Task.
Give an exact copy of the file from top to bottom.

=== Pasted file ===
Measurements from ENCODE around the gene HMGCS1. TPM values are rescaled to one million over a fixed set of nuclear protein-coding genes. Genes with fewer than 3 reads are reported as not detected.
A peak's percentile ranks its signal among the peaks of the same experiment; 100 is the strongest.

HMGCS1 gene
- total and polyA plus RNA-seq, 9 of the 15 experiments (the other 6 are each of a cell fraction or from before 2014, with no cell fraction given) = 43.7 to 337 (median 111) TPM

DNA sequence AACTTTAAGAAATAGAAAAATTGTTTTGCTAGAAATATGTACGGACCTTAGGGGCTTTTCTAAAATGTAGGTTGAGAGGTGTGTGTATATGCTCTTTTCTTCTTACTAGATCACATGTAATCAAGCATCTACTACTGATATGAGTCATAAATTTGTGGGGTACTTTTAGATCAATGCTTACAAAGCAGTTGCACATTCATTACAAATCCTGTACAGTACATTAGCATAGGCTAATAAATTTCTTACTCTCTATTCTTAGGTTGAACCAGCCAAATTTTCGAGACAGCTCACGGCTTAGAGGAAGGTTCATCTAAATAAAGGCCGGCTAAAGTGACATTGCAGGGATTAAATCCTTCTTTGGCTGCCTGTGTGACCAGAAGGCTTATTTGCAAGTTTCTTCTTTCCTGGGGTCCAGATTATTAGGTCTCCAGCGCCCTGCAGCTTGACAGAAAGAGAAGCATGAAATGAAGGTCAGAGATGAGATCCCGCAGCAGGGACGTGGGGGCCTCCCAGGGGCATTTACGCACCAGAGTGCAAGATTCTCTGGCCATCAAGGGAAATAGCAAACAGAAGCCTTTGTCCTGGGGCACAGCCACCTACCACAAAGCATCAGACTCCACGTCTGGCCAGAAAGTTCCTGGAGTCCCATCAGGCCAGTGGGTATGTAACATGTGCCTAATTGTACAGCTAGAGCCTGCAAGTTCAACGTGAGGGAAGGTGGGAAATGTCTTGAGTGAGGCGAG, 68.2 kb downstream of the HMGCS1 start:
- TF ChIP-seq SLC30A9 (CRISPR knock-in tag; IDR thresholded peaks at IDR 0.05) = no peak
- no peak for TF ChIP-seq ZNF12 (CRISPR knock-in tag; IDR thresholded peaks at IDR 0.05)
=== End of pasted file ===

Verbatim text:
Measurements from ENCODE around the gene HMGCS1. TPM values are rescaled to one million over a fixed set of nuclear protein-coding genes. Genes with fewer than 3 reads are reported as not detected.
A peak's percentile ranks its signal among the peaks of the same experiment; 100 is the strongest.

HMGCS1 gene
- total and polyA plus RNA-seq, 9 of the 15 experiments (the other 6 are each of a cell fraction or from before 2014, with no cell fraction given) = 43.7 to 337 (median 111) TPM

DNA sequence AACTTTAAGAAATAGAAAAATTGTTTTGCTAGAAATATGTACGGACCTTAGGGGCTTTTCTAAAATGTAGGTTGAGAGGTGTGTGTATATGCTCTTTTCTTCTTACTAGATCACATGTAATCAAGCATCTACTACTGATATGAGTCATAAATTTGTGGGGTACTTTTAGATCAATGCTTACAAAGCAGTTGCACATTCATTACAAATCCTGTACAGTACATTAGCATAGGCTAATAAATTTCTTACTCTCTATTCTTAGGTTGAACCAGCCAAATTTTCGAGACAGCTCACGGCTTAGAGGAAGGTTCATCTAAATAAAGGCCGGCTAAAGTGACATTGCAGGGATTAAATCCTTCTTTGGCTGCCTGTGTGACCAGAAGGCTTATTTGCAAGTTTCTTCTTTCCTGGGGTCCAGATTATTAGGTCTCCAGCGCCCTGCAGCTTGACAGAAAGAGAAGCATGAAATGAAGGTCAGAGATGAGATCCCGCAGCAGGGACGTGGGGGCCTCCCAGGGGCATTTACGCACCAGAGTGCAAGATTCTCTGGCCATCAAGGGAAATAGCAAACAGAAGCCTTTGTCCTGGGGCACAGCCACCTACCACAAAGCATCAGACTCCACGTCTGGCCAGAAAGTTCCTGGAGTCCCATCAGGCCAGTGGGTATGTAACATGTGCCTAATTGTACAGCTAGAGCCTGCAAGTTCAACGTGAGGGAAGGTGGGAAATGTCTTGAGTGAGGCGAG, 68.2 kb downstream of the HMGCS1 start:
- TF ChIP-seq SLC30A9 (CRISPR knock-in tag; IDR thresholded peaks at IDR 0.05) = no peak
- no peak for TF ChIP-seq ZNF12 (CRISPR knock-in tag; IDR thresholded peaks at IDR 0.05)